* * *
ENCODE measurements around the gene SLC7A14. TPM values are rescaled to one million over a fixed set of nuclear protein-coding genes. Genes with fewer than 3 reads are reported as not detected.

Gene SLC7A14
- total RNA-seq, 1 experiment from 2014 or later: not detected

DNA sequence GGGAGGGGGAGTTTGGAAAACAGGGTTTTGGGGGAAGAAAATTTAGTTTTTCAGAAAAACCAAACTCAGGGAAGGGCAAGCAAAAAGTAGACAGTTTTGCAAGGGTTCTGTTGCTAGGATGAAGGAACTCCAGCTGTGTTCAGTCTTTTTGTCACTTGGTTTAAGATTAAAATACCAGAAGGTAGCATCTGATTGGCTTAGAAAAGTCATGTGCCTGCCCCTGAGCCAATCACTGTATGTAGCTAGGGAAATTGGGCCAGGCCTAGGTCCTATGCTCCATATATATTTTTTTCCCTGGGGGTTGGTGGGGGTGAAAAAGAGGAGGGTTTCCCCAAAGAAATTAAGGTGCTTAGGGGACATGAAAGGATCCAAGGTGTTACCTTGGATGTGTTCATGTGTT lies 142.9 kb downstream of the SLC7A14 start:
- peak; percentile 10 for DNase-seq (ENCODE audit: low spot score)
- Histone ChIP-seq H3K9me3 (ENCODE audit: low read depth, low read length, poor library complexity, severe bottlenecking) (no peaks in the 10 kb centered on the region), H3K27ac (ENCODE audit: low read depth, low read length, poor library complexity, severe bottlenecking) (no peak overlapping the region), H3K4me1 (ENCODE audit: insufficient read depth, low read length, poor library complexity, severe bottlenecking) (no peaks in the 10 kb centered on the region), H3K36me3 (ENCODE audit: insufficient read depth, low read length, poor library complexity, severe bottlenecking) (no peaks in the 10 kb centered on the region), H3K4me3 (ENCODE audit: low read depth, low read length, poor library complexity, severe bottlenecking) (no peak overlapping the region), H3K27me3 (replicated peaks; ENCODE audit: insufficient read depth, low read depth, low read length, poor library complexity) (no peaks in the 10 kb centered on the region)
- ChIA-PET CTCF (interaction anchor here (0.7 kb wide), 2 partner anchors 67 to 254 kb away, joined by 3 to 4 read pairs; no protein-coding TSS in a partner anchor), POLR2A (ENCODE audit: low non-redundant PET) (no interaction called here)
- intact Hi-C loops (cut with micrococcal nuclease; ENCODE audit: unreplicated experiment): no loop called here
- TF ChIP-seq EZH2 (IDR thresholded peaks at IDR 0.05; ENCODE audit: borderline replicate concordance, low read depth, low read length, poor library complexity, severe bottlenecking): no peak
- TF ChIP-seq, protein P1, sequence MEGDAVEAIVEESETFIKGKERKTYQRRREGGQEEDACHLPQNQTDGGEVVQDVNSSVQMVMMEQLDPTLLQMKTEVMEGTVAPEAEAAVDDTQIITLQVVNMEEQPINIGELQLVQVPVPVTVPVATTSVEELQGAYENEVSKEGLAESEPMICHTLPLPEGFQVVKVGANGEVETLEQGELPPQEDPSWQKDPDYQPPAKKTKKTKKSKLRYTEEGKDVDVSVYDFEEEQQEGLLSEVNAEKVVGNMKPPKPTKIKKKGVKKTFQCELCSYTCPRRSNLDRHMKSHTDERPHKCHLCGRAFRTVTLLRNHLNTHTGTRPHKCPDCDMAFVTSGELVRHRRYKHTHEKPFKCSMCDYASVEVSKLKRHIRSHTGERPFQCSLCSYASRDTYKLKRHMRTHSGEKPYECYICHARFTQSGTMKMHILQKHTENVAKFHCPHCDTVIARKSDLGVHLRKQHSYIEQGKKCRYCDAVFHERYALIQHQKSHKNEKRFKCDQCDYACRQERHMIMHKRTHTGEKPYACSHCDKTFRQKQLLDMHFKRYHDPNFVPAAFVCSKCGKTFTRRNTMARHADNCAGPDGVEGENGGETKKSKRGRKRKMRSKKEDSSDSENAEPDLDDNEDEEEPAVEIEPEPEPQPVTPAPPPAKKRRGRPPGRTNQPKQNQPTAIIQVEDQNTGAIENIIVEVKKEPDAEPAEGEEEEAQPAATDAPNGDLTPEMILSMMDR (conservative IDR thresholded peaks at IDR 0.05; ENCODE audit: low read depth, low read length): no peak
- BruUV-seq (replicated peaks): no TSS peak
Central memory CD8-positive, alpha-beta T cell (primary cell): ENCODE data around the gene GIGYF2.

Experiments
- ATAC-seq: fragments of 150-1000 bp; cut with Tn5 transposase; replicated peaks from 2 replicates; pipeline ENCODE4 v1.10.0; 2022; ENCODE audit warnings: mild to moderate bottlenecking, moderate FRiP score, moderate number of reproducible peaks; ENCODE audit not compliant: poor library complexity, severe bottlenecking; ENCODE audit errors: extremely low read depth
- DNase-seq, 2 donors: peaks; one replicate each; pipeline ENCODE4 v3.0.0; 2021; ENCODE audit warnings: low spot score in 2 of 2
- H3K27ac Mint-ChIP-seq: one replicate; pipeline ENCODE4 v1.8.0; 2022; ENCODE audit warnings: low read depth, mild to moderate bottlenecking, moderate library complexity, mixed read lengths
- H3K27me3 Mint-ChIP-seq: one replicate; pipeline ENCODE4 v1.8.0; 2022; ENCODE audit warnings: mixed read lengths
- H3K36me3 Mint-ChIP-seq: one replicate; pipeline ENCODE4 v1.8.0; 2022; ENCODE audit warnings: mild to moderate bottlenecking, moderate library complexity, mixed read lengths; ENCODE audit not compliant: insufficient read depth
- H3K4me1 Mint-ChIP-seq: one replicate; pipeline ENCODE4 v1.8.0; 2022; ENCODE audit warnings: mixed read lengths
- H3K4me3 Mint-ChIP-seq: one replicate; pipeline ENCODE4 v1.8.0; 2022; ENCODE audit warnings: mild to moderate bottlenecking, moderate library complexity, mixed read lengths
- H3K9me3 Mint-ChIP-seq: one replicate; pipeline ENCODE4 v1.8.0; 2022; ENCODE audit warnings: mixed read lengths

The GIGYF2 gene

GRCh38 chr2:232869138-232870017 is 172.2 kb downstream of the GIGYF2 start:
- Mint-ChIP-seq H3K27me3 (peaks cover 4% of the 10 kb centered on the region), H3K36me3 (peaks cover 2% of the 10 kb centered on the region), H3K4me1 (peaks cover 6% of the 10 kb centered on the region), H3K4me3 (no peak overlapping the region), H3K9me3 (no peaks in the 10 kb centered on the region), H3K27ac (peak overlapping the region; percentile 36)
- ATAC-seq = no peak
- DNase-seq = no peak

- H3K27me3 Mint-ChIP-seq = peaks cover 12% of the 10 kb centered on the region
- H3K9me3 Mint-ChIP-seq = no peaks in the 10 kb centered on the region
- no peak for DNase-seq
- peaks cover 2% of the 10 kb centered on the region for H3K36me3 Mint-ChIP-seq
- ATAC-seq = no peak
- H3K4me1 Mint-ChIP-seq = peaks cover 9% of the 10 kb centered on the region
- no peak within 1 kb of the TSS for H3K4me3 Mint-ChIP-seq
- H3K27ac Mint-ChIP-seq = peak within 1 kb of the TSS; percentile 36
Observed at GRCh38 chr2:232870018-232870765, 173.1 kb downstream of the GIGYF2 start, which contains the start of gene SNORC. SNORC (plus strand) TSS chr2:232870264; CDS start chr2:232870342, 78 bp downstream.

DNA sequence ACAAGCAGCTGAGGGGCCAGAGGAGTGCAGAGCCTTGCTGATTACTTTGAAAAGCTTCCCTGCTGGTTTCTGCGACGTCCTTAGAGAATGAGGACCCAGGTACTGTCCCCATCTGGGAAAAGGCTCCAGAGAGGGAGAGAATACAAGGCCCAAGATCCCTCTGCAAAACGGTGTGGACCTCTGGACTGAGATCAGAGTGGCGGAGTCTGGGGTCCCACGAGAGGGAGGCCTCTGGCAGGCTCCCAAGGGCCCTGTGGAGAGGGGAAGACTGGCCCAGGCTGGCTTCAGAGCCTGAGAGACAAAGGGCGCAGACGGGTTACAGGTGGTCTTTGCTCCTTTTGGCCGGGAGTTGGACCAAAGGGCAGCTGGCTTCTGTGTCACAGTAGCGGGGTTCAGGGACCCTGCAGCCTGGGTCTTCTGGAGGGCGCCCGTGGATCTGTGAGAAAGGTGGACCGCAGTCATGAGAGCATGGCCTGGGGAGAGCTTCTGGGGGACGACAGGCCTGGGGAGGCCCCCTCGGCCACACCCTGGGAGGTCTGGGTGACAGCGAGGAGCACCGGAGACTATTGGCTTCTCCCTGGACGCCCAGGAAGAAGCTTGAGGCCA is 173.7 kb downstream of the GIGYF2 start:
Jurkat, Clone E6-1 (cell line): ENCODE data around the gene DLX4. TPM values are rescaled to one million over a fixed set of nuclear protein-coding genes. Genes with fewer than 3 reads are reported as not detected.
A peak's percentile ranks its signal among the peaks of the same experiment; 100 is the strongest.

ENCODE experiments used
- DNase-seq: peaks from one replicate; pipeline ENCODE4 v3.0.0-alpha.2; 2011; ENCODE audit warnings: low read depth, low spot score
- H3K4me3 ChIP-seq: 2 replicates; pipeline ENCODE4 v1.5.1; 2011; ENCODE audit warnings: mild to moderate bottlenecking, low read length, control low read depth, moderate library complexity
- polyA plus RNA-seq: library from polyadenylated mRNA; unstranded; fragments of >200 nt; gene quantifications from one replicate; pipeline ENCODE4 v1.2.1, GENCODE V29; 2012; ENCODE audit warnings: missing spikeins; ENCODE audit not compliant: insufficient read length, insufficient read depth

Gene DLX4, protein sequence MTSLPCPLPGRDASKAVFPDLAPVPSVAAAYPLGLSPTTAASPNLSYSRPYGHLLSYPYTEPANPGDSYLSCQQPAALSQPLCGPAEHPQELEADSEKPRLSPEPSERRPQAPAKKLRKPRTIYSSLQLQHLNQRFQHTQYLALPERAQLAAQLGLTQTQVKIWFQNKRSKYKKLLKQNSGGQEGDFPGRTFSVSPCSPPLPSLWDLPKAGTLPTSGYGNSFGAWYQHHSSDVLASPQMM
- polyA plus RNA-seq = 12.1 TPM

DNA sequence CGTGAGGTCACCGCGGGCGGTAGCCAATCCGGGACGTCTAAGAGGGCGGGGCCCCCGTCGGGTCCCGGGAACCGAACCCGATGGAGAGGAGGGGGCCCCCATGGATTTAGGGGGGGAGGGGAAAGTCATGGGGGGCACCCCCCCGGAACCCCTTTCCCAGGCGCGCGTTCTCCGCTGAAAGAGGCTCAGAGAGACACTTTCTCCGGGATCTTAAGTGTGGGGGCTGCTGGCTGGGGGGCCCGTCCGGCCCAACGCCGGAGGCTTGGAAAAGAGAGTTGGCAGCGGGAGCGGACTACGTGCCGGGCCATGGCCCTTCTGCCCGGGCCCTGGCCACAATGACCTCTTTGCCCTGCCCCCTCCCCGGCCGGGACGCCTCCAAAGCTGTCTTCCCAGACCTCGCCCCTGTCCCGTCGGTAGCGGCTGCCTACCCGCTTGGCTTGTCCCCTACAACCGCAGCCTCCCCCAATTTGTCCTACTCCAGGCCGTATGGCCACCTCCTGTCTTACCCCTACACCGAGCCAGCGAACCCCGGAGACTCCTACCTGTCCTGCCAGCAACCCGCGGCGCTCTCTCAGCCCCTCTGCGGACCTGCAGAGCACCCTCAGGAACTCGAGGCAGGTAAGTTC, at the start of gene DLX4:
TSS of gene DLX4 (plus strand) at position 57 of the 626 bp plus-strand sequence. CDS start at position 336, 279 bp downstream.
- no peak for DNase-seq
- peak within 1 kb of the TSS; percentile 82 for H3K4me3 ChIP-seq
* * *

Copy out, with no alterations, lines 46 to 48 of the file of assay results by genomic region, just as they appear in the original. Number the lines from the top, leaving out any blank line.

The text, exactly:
TSS of gene DLX4 (plus strand) at position 57 of the 626 bp plus-strand sequence. CDS start at position 336, 279 bp downstream.
- no peak for DNase-seq
- peak within 1 kb of the TSS; percentile 82 for H3K4me3 ChIP-seq